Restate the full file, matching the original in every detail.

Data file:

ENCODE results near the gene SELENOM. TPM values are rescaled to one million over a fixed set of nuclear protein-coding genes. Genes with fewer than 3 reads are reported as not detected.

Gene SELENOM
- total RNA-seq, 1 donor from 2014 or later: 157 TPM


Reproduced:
ENCODE results near the gene SELENOM. TPM values are rescaled to one million over a fixed set of nuclear protein-coding genes. Genes with fewer than 3 reads are reported as not detected.

Gene SELENOM
- total RNA-seq, 1 donor from 2014 or later: 157 TPM